Intervention shows promise for reducing heavy marijuana use among college students

An intervention designed to reduce heavy marijuana use among college students is showing promising results.

Marijuana is a commonly used substance during college, and studies have shown heavy use can have negative effects on brain development into one’s early 20s. It has been correlated with elevated dropout rates, lower grades, and mental health issues like anxiety and depression. However, there are few evidence-based marijuana misuse prevention programs available for college students.

So a research team at Colorado State University adapted an evidence-based intervention for reducing college student alcohol misuse, e-CHECKUP TO GO, which changes users’ common misperception that alcohol use is more widespread and accepted than it actually is.

The e-CHECKUP TO GO program targets “substance-use social norms,” or the perception of the prevalence and acceptability of alcohol use, which are strong predictors of whether college students are likely to engage in their own personal consumption. Previous research shows that college students who overestimate the extent and approval of alcohol use are more likely to drink.

Nathaniel Riggs
Nathaniel Riggs

About the study

The CSU research team adapted the e-CHECKUP TO GO to provide students with personalized feedback about how their perceptions of marijuana use compare to actual norms, as well as information about consequences of misuse and protective behavioral strategies, which are ways for students to moderate use. According to lead researcher Nathaniel Riggs, an associate professor in CSU’s Department of Human Development and Family Studies, the Marijuana e-CHECKUP TO GO intervention offers students customized feedback based on their survey responses and addresses the misperception that marijuana use is more widespread and has broader approval by others than is actually the case.

With the help of the CSU Health Network, the research team used Facebook, direct emails and flyers to recruit about 300 students who reported using marijuana at least twice a week. The team randomly divided the students into two groups and had them take an online survey about their marijuana use. The first group then participated in Marijuana e-CHECKUP TO GO, while the second group just received tips for stress reduction and healthy living.

Six weeks after they participated in the initial survey and intervention, both groups were surveyed again. The group that received only tips for stress reduction and healthy living showed no significant change in its responses. But the group that went through the Marijuana e-CHECKUP TO GO intervention reported decreased estimates of others’ use, fewer days per week and weeks per month in which they got high, greater number of days since their last use, and fewer time periods of being high each week. Sustained results were also found at a 12-week follow-up. Interestingly, participants originally assigned to the healthy stress management comparison group later received the e-CHECKUP TO GO and demonstrated similar, statistically significant decreases in their frequency of marijuana use.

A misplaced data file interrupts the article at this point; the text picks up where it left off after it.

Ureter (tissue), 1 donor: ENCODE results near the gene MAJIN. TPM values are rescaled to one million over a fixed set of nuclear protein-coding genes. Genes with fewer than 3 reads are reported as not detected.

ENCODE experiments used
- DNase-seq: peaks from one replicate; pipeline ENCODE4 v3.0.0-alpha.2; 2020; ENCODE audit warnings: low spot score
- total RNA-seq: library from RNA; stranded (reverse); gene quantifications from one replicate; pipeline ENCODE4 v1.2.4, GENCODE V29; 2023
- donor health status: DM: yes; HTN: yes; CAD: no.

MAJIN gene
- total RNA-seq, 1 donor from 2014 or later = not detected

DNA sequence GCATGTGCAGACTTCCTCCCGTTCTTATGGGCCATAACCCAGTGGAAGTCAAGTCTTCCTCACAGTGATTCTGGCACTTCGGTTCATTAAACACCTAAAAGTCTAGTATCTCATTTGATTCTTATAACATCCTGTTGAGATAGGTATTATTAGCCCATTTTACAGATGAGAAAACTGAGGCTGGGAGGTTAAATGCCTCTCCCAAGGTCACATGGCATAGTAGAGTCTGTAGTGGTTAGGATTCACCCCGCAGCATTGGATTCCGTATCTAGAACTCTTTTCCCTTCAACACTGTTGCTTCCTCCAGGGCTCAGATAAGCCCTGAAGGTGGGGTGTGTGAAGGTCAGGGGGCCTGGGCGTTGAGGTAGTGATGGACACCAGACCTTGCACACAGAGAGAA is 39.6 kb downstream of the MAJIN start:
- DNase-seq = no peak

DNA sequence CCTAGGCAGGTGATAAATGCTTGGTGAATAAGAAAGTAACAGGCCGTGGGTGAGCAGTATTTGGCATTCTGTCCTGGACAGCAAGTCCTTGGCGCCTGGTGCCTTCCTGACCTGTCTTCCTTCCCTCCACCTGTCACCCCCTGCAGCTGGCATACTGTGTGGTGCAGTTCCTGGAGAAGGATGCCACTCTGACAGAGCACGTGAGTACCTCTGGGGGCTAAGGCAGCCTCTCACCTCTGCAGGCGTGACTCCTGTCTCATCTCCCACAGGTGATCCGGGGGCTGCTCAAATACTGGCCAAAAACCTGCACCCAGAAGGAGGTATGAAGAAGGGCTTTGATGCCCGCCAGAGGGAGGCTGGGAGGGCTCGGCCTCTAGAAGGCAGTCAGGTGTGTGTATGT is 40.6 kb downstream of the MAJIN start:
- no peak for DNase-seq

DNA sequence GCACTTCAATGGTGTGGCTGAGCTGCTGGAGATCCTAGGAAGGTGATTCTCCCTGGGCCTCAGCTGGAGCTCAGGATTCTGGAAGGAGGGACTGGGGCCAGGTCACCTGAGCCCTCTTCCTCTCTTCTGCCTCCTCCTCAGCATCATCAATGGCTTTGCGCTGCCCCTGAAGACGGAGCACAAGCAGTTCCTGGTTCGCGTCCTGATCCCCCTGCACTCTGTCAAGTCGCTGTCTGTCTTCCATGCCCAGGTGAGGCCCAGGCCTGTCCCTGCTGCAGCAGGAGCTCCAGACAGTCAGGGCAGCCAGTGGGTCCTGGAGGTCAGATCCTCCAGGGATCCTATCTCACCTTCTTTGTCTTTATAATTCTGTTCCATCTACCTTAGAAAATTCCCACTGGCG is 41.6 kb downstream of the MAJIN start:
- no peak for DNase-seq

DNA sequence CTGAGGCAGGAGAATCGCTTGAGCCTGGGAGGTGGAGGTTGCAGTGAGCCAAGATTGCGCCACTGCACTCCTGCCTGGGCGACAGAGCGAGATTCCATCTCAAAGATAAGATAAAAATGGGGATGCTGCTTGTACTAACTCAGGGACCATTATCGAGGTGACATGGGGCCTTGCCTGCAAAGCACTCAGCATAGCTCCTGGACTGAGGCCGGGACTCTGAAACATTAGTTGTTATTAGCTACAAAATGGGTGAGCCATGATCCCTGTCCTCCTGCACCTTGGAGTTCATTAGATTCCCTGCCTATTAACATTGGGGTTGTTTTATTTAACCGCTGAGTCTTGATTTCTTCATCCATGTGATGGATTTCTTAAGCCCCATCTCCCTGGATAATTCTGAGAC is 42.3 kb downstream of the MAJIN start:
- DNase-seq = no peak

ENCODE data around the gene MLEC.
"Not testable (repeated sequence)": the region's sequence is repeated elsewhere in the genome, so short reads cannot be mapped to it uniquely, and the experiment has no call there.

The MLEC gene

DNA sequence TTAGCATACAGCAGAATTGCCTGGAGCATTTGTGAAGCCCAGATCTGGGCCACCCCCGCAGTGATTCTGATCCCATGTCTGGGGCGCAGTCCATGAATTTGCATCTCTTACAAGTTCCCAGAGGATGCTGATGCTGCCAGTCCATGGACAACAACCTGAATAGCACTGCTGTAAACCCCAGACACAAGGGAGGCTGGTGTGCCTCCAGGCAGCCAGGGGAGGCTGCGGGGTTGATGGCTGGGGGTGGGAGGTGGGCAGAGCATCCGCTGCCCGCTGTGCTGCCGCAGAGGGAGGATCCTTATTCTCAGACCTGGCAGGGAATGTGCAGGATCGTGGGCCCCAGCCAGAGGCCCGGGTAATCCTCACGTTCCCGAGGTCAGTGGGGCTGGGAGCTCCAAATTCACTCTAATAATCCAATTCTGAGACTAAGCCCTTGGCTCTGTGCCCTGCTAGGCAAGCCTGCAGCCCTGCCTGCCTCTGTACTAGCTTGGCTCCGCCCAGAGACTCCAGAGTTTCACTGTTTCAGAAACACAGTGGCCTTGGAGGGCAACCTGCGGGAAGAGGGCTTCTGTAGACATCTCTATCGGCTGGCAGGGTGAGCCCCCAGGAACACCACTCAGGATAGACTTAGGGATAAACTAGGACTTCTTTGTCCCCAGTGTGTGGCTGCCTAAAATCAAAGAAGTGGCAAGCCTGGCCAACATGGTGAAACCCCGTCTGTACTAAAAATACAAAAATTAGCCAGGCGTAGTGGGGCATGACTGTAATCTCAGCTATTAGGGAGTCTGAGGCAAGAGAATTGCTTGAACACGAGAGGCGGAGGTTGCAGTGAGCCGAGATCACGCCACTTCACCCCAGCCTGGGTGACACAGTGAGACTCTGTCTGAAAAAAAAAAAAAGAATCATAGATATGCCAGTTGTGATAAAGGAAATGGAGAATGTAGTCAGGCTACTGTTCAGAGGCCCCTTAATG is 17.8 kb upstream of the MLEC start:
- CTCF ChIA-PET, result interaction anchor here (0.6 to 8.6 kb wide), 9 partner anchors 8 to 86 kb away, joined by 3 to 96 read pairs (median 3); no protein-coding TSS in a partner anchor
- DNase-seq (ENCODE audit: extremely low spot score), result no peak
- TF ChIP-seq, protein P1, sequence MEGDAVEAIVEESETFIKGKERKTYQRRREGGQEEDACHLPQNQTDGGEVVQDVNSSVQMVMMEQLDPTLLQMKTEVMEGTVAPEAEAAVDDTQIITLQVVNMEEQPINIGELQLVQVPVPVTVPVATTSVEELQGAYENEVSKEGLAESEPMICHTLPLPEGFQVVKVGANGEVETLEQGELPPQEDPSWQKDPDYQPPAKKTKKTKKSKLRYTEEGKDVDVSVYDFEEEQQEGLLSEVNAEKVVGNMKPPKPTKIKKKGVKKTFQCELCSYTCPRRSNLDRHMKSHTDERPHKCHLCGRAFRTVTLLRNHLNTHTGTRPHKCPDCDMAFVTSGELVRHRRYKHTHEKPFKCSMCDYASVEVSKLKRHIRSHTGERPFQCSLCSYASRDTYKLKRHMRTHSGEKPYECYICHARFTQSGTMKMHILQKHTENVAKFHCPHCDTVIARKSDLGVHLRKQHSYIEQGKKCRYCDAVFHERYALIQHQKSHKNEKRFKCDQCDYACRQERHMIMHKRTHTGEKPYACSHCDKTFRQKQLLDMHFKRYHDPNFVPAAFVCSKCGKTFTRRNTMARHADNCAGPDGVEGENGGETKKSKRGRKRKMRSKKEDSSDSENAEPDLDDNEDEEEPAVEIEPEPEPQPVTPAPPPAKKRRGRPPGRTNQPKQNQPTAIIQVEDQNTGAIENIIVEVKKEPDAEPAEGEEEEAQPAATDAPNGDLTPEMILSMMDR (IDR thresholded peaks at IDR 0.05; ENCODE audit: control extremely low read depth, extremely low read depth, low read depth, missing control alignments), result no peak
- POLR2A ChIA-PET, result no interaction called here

Next steps

Future steps for the research team include comparing the effectiveness of this intervention in states with varying marijuana use policies (some allow adult recreational use, some allow only medicinal, and others ban it outright).

A challenge for future studies will be to increase retention; the number of participants had dwindled to 227 at the six-week mark. Riggs said researchers may be able to keep more of the participants in the study by increasing incentives. Participants in this project received a $20 gift card for the initial survey/intervention and $10 for each of the two subsequent check-ins, at six and 12 weeks. Those who participated in all three had a chance to win a $100 gift card.

In addition to Riggs, the other members of the research team were Melissa George, a research scientist in the Department of Human Development and Family Studies; Mark Prince, an assistant professor in CSU’s Department of Psychology; Brad Conner, an associate professor in CSU’s Department of Psychology; and Audrey Shillington, professor and head of CSU’s School of Social Work. Study findings were presented at the July 28-30 conference of the Research Society on Marijuana in Fort Collins.

From left are George, Riggs, Shillington, Conner and Prince.

CSU’s e-CHECKUP TO GO intervention was adapted from a program created at San Diego State University and is available on the CSU Health Network website. About 600 universities already use eCHECKUP To Go, which also offers programs for tobacco and sexual violence prevention.

“So if marijuana e-CHECKUP TO GO does end up being successful, it will be easy to distribute to other universities, because the diffusion channel already exists,” Riggs said.

The research was made possible by a $14,600 pilot grant funded by CSU’s Prevention Research Center and matched by $13,000 from Shillington.

The Department of Human Development and Family Studies is in CSU’s College of Health and Human Sciences.